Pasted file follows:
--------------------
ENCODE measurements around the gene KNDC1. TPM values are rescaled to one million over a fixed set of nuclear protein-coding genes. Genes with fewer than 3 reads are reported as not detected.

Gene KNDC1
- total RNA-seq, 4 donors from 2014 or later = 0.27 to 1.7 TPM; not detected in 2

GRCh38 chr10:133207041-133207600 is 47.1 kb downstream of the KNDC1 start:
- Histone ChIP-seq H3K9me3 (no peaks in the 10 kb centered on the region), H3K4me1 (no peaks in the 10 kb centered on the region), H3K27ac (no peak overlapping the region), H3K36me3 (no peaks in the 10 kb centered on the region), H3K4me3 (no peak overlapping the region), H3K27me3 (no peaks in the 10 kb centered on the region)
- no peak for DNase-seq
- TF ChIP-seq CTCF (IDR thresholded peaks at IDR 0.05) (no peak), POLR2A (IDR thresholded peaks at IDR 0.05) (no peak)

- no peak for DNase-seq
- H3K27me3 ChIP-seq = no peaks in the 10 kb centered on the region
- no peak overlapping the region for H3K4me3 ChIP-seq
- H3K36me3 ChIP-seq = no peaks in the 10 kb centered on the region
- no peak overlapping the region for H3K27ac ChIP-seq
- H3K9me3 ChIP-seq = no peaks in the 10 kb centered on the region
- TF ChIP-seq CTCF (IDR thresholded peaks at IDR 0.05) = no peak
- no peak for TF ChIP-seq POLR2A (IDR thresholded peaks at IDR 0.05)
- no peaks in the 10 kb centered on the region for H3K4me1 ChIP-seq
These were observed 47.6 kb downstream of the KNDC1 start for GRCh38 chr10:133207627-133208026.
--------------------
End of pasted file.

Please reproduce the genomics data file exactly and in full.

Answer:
ENCODE measurements around the gene KNDC1. TPM values are rescaled to one million over a fixed set of nuclear protein-coding genes. Genes with fewer than 3 reads are reported as not detected.

Gene KNDC1
- total RNA-seq, 4 donors from 2014 or later = 0.27 to 1.7 TPM; not detected in 2

GRCh38 chr10:133207041-133207600 is 47.1 kb downstream of the KNDC1 start:
- Histone ChIP-seq H3K9me3 (no peaks in the 10 kb centered on the region), H3K4me1 (no peaks in the 10 kb centered on the region), H3K27ac (no peak overlapping the region), H3K36me3 (no peaks in the 10 kb centered on the region), H3K4me3 (no peak overlapping the region), H3K27me3 (no peaks in the 10 kb centered on the region)
- no peak for DNase-seq
- TF ChIP-seq CTCF (IDR thresholded peaks at IDR 0.05) (no peak), POLR2A (IDR thresholded peaks at IDR 0.05) (no peak)

- no peak for DNase-seq
- H3K27me3 ChIP-seq = no peaks in the 10 kb centered on the region
- no peak overlapping the region for H3K4me3 ChIP-seq
- H3K36me3 ChIP-seq = no peaks in the 10 kb centered on the region
- no peak overlapping the region for H3K27ac ChIP-seq
- H3K9me3 ChIP-seq = no peaks in the 10 kb centered on the region
- TF ChIP-seq CTCF (IDR thresholded peaks at IDR 0.05) = no peak
- no peak for TF ChIP-seq POLR2A (IDR thresholded peaks at IDR 0.05)
- no peaks in the 10 kb centered on the region for H3K4me1 ChIP-seq
These were observed 47.6 kb downstream of the KNDC1 start for GRCh38 chr10:133207627-133208026.